Last Updated on May 7, 2015, by eNotes Editorial. Word Count: 315
Although Anouilh’s Antigone enjoyed initial success, it has not endured through the years as well as Sophocles’ version. First produced in Paris in 1944, the play ran for more than five hundred performances to popular and critical acclaim. The political climate of Paris during those years made for a receptive audience.
That successful initial run of Antigone established Anouilh’s reputation in France. According to Leonard Pronko, it ‘‘served as a rallying point for the disheartened French, who could see their own struggle reflected in the conflict between the uncompromising attitude of Antigone and the expediency of Creon. They identified Antigone with the spirit of Freedom, and Creon with the Vichy government.’’
Two years later, the play ran on Broadway, but the performance was not well accepted; it closed after only forty-four performances. Critics considered it too intellectual and lacking in emotion.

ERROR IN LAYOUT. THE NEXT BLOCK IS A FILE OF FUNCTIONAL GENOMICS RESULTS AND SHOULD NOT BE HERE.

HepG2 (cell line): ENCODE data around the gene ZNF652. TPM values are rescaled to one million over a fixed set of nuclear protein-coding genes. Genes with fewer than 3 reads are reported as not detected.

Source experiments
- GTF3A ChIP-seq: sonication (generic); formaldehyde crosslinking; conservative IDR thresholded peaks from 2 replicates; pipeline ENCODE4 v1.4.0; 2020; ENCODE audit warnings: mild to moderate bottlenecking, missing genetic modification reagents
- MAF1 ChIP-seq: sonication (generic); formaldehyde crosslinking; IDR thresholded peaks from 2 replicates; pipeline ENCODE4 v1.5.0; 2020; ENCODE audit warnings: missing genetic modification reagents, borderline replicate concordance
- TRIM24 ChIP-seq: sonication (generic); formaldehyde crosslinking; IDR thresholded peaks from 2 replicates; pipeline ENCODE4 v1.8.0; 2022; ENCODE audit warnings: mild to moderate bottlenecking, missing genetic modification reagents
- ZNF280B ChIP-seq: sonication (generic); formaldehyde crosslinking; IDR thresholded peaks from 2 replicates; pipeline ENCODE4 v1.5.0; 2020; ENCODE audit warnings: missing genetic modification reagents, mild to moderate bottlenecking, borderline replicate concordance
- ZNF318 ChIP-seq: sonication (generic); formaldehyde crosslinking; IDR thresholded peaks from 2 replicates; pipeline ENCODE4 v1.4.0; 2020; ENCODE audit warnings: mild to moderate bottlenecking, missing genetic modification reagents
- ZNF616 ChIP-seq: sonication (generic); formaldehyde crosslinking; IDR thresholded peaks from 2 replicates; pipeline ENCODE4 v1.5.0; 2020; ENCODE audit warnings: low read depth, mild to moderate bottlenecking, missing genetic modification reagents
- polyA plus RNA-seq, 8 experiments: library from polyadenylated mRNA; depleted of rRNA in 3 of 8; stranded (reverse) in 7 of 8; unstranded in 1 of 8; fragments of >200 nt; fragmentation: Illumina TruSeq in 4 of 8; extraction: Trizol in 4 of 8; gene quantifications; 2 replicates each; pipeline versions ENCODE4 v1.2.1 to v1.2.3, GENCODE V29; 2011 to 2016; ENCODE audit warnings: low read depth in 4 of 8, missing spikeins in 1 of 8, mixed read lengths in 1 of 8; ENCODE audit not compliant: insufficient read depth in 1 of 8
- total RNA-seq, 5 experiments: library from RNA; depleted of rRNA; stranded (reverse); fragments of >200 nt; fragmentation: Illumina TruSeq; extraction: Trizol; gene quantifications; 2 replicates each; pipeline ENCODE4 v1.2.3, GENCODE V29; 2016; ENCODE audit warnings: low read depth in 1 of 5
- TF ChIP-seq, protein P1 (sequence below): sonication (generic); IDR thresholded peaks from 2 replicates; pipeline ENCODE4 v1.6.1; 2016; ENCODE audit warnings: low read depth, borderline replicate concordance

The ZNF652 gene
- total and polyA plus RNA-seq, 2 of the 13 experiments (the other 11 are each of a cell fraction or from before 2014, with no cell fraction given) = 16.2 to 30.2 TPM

Walter Kerr of the Herald Tribune damned the play with the faint praise, calling it a ‘‘reasonably workable play.’’
Lewis Nichols of the Times complained of ‘‘unrationalized talk by characters who are not quite living beings,’’ while Howard Barnes of the Herald Tribune called it ‘‘remote and dramatically inarticulate,’’ although he could see how it succeeded in Vichy France.
Likewise, Louis Kronenberger of the newspaper PM maintained that ‘‘as an inspirational figure for an occupied Paris she [Antigone] had her value; as a human being she is quite unreal.’’ The pessimism and the wordiness of the play did not appeal to Americans at that time.
Subsequent productions of the play have proved no more successful. Critics agree that much of the play’s appeal is found in its allegorical significance to the French people. As such, although Anouilh is a respected playwright worldwide, his most enthusiastic audiences continue to be French. It is in his native country that the play endures and still is celebrated as a relevant work for the contemporary theater.
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